The month of November has come and gone. I'm wondering if it really came at all. The weather never really seemed like the usual November weather for Wisconsin. It's no wonder, considering it was the third warmest ever recorded. By now, the ponds and backwaters in the valley should have a thin layer of ice covering them. The temperature just hasn't dropped cold enough to do any serious freezing yet. I ate an apple that I picked from a tree on the last day of November that was still fairly firm. Before I picked it I noticed a live fly that flew off as I reached up.
I heard they got some snow in northern Minnesota for Thanksgiving but we didn't get any of the white stuff. There was some white that passed over. While I was outside taking in the beautiful, bright moon last night, a flock of Tundra swans passed over. There wasn't enough moonlight to make them out, but there muffled calls told me there were about 20 of them. The change in the weather up north may have made them head south to the Carolinas. In my mind I could see their lovely forms as they drifted along single file on their giant white wings. Once you see them, your memory never lets them go.
Most years, the swans pass through during the time of freezing. That's when it gets cold enough to freeze the ground and make hard ice on open water. That usually happens here around the second week of December, and the swans may pass through in large flocks for a couple of weeks, flying mostly at night. It will be interesting to see what kind of temperatures December will bring to us. I'm also curious to see when the other Tundra swans will come through on their journey south.
At 26 degrees F, an apple can freeze and begin to turn brown, but the apple I ate wasn't frozen yet, and the fly hadn't felt the effects of a freeze. The weather has been very comfortable but strange, a little unsettling. The all-time low in southern Wisconsin for November is 34 below zero, and the record high is 84, proving that November weather can be unpredictable. Who could predict that November would stay above freezing for its duration?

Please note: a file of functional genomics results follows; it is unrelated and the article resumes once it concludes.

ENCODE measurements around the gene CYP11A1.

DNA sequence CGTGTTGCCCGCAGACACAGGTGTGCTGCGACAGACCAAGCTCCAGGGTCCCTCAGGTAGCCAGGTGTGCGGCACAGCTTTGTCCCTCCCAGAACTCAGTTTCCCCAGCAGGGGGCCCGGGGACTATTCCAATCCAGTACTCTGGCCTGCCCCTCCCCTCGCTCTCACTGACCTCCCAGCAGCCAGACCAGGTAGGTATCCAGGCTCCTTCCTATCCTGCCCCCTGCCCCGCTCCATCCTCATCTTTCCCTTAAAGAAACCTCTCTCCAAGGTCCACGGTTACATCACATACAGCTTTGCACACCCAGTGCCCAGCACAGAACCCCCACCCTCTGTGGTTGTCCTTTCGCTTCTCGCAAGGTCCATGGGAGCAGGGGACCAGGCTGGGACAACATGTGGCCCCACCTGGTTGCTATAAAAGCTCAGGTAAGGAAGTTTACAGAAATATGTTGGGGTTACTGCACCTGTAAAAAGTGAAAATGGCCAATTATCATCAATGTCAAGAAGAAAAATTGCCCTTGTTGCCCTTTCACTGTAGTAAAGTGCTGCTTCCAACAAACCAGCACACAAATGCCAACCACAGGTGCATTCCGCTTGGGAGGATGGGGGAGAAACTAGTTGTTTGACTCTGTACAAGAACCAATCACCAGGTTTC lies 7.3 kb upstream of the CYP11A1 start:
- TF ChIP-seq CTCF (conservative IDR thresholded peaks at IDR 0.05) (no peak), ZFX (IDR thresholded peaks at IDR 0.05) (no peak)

The last November sunrise was a memorable one, and set my tone for the day. When you start your morning with such beauty, the rest of the day just falls into place.
A little male House finch visited the bird feeder looking for Thanksgiving leftovers. For him, it doesn't get any better than sunflower seeds. He thanked me by letting me snap his picture. The showy summer colors of the finches have failed from bright orange red to a subtler version, but it's still a joy to have them around.
Many of the questions I've gotten over the years are about squirrels and how to get rid of them. They can be the ultimate problem if you're not willing to pay the price for the extra birdseed. They are nearly impossible to keep away from the feeders. I've learned to live with them and enjoy being able to see them close up. To keep them busy and away from the window feeders, I like to scatter some sunflower seeds over the ground so that they have to find them. It slows down their eating habits enough to make a difference. Putting out other things that they like is also good, like ear corn, nuts or an apple, but they always seem to prefer the sunflower seeds.
There hasn't been much sound advice on how to deter squirrels from your feeders, and I doubt there ever will be any. It's much easier to accept them until they start doing damage, then deal with that. Ugh!
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